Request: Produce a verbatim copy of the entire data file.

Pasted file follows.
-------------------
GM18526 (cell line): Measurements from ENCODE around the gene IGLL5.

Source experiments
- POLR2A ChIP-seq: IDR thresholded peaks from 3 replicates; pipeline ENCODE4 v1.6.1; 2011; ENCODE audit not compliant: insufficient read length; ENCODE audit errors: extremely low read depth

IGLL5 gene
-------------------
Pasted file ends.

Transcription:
GM18526 (cell line): Measurements from ENCODE around the gene IGLL5.

Source experiments
- POLR2A ChIP-seq: IDR thresholded peaks from 3 replicates; pipeline ENCODE4 v1.6.1; 2011; ENCODE audit not compliant: insufficient read length; ENCODE audit errors: extremely low read depth

IGLL5 gene